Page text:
[an error occurred while processing this directive]
Stanford Health Library

Stanford Health Video Library

The Stanford Health Video Library programs feature prominent doctors presenting the latest health research. Use these links to jump directly to your topic of interest in videos:

research request

Blood and Lymphatic Systems | Brain and Nervous System | Cancer | Cardiovascular System | Dental | Dermatology | Digestive System | Ears, Nose and Throat | Eyes | Geriatrics | Infectious Disease | Medical Technology | Mental Health | Musculoskeletal System | Nutrition Disorders | Obesity | Physiology | Respiratory System | Spirituality | Surgery | Urology | Women's Health


Aging at Home with Chronic Illness

Dr. Lin discusses best practices and new technology to assist aging at home for patients and their caregivers focusing on challenges with mobility, memory loss, diabetes, heart disease and cancer. He draws from the medical literature and his own experiences at Stanford leading a team of medical students and residents who visit patients at home every month. Speaker: Bryant Lin, MD

Notes from the Doc Talks

Balance Disorders

Balance problems can stem from dizziness, light-headedness, weakness, or lack of coordination, and often can lead to falls. It's a pervasive problem but one that has not been thoroughly studied, perhaps in part because of the difficulties in determining the cause. Stanford has launched a new Balance Center, making it one of the few medical centers in the country to offer an interdisciplinary program for comprehensive testing and community outreach. A panel of experts discusses the causes and treatments for balance disorders. Speakers: Specialists from the Stanford Balance Center

Changing Sleep Patterns as We Age

Even though there are some changes to our sleep patterns as we grow older, there are often other components contributing to a poor night's sleep. This talk discuses normal changes in sleep patterns and other factors that might be interrupting a good night's sleep. Speaker: Mehrdad Ayati, MD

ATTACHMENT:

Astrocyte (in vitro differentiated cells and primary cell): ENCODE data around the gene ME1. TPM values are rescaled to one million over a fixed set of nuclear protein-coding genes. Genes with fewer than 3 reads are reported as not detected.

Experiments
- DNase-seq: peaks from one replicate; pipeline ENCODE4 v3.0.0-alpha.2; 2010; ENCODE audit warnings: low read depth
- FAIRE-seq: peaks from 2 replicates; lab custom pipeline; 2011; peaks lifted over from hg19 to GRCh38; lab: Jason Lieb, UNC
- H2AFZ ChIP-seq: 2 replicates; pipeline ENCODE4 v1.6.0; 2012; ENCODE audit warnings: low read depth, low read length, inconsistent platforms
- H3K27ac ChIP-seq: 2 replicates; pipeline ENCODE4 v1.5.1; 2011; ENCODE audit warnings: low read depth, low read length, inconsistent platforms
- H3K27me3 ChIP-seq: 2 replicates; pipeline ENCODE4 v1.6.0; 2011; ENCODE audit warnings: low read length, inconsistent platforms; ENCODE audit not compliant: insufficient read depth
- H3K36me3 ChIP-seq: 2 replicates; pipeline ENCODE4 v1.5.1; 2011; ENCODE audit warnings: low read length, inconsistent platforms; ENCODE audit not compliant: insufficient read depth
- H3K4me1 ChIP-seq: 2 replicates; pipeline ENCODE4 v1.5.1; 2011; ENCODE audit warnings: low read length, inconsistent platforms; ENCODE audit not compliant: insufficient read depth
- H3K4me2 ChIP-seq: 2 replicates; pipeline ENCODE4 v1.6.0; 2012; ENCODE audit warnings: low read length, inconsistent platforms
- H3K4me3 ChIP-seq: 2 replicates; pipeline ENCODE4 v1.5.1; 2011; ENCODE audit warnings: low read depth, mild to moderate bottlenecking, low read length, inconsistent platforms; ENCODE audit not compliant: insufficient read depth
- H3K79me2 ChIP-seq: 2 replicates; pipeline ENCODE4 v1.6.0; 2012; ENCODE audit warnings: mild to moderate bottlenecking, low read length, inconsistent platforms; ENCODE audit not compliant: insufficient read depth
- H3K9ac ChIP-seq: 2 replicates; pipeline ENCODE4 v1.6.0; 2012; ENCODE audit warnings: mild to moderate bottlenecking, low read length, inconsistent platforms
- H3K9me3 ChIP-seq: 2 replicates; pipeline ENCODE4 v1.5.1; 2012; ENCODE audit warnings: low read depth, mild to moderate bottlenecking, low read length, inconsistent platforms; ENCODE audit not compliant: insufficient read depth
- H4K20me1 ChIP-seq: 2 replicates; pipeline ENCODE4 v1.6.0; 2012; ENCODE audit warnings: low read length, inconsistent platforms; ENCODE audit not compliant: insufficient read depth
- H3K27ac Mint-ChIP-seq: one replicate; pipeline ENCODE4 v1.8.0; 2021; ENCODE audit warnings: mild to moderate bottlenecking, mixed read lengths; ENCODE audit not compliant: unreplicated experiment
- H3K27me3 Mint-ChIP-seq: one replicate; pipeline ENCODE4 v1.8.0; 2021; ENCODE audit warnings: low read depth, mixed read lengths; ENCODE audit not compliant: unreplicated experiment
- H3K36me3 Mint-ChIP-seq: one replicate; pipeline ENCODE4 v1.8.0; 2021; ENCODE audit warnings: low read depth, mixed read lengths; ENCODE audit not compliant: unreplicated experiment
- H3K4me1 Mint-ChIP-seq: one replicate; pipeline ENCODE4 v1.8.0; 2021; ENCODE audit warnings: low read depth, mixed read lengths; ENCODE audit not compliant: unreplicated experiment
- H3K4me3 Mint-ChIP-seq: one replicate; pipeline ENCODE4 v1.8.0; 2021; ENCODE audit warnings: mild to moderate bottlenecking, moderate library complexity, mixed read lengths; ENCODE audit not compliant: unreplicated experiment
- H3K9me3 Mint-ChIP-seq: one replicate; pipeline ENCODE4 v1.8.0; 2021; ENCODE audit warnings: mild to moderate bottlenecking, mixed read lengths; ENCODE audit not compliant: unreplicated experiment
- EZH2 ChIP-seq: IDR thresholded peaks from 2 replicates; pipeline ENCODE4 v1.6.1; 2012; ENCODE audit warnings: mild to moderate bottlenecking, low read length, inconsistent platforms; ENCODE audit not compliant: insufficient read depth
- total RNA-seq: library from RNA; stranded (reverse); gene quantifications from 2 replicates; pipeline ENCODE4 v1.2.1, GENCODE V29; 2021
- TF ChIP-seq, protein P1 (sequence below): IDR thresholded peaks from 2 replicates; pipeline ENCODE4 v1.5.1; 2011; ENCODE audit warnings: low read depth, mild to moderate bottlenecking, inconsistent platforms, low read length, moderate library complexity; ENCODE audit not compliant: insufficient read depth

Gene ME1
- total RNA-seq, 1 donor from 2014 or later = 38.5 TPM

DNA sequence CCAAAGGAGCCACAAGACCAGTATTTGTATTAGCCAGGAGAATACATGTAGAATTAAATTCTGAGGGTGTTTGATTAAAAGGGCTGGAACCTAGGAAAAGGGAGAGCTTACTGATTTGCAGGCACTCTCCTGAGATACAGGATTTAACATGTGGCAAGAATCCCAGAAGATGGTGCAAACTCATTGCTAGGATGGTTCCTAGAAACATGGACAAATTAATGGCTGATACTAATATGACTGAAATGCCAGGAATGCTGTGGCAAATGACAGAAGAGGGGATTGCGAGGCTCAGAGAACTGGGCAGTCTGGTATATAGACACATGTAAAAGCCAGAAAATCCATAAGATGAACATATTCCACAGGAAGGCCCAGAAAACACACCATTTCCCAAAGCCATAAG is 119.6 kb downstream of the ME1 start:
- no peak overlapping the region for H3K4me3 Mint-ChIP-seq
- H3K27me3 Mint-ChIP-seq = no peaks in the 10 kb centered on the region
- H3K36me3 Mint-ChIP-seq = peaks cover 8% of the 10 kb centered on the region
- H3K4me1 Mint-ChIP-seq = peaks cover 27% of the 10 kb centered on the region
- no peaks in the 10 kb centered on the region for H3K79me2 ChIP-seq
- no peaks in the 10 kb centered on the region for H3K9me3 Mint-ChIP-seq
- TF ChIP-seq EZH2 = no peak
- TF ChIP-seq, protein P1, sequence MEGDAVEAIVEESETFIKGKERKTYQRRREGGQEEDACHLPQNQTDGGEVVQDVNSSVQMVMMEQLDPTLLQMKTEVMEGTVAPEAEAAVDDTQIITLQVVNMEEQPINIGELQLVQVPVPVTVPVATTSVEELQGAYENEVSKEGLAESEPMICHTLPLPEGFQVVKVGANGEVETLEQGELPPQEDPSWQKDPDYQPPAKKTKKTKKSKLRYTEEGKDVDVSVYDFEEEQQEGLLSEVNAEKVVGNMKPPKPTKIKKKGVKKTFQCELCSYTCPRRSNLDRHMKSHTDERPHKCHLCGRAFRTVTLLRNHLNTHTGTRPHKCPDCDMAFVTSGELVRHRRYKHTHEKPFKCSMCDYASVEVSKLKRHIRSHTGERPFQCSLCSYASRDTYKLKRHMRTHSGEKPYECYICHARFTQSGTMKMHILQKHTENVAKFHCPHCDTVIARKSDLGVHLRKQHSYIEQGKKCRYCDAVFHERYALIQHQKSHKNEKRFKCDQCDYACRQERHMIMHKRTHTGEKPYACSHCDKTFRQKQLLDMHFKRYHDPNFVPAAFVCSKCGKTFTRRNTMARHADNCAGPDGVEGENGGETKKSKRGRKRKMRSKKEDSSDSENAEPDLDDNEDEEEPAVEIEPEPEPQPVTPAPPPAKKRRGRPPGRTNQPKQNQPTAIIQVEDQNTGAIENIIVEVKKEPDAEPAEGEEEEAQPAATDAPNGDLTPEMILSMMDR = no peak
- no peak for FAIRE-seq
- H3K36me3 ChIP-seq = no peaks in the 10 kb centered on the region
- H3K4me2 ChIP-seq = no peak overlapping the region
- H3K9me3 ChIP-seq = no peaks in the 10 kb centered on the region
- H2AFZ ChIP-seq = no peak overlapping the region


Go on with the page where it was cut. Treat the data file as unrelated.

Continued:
Diagnosing and Treating Anxiety and Depression in Mid to Late Life
Cognitive and Affective Function in Late Life

Depression and anxiety are two of the most common psychiatric problems among older adults and frequently co-occur. Additionally they may be related to the cognitive functioning of an individual. Learn about the general traits of anxiety and depression, their relationship to cognition, and how they are treated in the older adult. Speaker: Ruth O’Hara, Ph.D.

Prescribing Drugs for an Aging Population: Polypharmacy (Multiple Medications) and the Health of the Elderly

The geriatric population is prescribed the highest proportion of medications in relation to their percentage of the U.S population-13% of current geriatric population purchase 33% of all prescription drugs and this number will increase to 50% by 2040. Prevalence of both adverse drug reactions and treatment failures increase in the older patients. Adverse Drug Events (ADEs) are responsible for 5-28% of acute geriatric medical admissions. It has been estimated that for every one dollar we spend on medications at nursing home facilities, we spend $1.33 in health care resources for the treatment of drug related morbidity and mortality. In this review we will talk about the drug mechanism, why some people are able to tolerate some medications and why some others not, what we can do to change the nature of practice of medicine in the future and how we can provide more safety for us when we age. Speaker: Mehrdad Ayati, MD

Sleeping Well as We Age

A common misperception is that we do not need as much sleep as we age -- but it turns out that we need a good night's sleep throughout our lifespan. This talk focuses on the mechanism of sleep, addressing misconceptions about sleep and the practical things we can do to promote healthy sleep habits as we age. Speaker: Rachel Manber, PhD

When is a Senior Moment Just a Senior Moment? The Latest on Alzheimer’s Disease Research

Each of us experiences changes in memory and thinking as we age. Exciting new research opens windows onto early and accurate diagnosis of Alzheimer’s disease and brings hope for new therapies that may help. Speaker: Geoffrey A. Kerchner, MD, PhD

Stanford Medicine Resources:

IMPORTANT NOTE: Linking to commercial and other sites, or sites where these might lead, does not imply endorsement of products, services, or content. Please keep in mind that The Stanford Health Library dispenses information, not medical advice. Although we're happy to help you find the materials you need, your health care professional is the only person qualified to give you a medical opinion.

Footer Links: